IBM on Fire

Watchfire releases first product since being acquired by IBM, tacking aim at integration with IBM Rational tools.

Five months after being acquired by IBM, Watchfire is out with its latest release of its security scanning product AppScan.

With the release, Watchfire will try to prove that it can integrate with IBM's Rational product line and that it can also still continue to stand on its own.

"Application security needs to be part of the software process and that was the impetus for IBM buying us," Mike Weider, CTO of Watchfire, told "Part of our vision is to create an end to end solution for application security from the early days of development to full deployment and monitoring."

While integration with IBM Rational development product portfolio is ongoing, Weider noted that it's also important that Watchfire continues to service standalone customers that aren't using IBM's other tools.

That's what the AppScan 7.7 release is all about. The new AppScan includes a more robust scanning engine that can identify more vulnerabilities, no matter where they sit in the business applications process.

Weider explained that the state inducer technology in AppScan 7.7 is designed to make sure AppScan properly scans a business process in the right order. For example, you can't test checkout in an e-commerce application until you've got something in the cart.

Weider admitted that in the past that had been a challenge for AppScan, but now the software will now scan applications in the right order. The AppScan 7.7 release also takes aim at a particularly dangerous type of vulnerability that often has been misunderstood.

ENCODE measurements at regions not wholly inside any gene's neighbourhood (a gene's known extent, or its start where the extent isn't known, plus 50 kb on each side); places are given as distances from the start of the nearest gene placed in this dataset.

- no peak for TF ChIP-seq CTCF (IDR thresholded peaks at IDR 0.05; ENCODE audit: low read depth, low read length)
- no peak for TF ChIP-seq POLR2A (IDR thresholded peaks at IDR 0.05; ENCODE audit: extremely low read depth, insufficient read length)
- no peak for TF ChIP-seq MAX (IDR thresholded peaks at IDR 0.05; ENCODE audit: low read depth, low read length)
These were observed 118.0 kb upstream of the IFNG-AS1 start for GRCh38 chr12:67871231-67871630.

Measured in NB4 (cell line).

"There is a new vulnerability that we've been tracking called cross site request forgery. It's a close cousin of XSS, which is the number one vulnerability on the Internet," Weider said. "Cross Site Request Forgery is really about tricking a user to make requests to a third party without realizing they're doing it."

For example, Weider explained that a user could browse to a website with a malicious payload. That payload would make a request in the background that wasn't authorized. It sounds a bit like Cross Site Scripting, but is its own unique vulnerability that hasn't properly been identified in the past.

"The confusion about it is that all sites that all sites that are vulnerable to cross site scripting will also be vulnerable to Cross Site Request Forgery, but the reverse isn't true," Weider noted.

"Even though you may not be at risk for XSS, you could be at risk for forgery. In the past we've had robust tests for cross site scripting and in that regard we'd catch forgery vulnerabilities. But we would not have caught forgery where there is no cross site scripting vulnerability and that's the new capability we've added."

With the AppScan 7.7 release, there is actually one item that is being removed from the product – namely the Watchfire name itself.

"The AppScan brand will remain as the product name but the Watchfire name is being slowly transitioned out," Weider admitted. "We're being integrated into the IBM Rational software brand."

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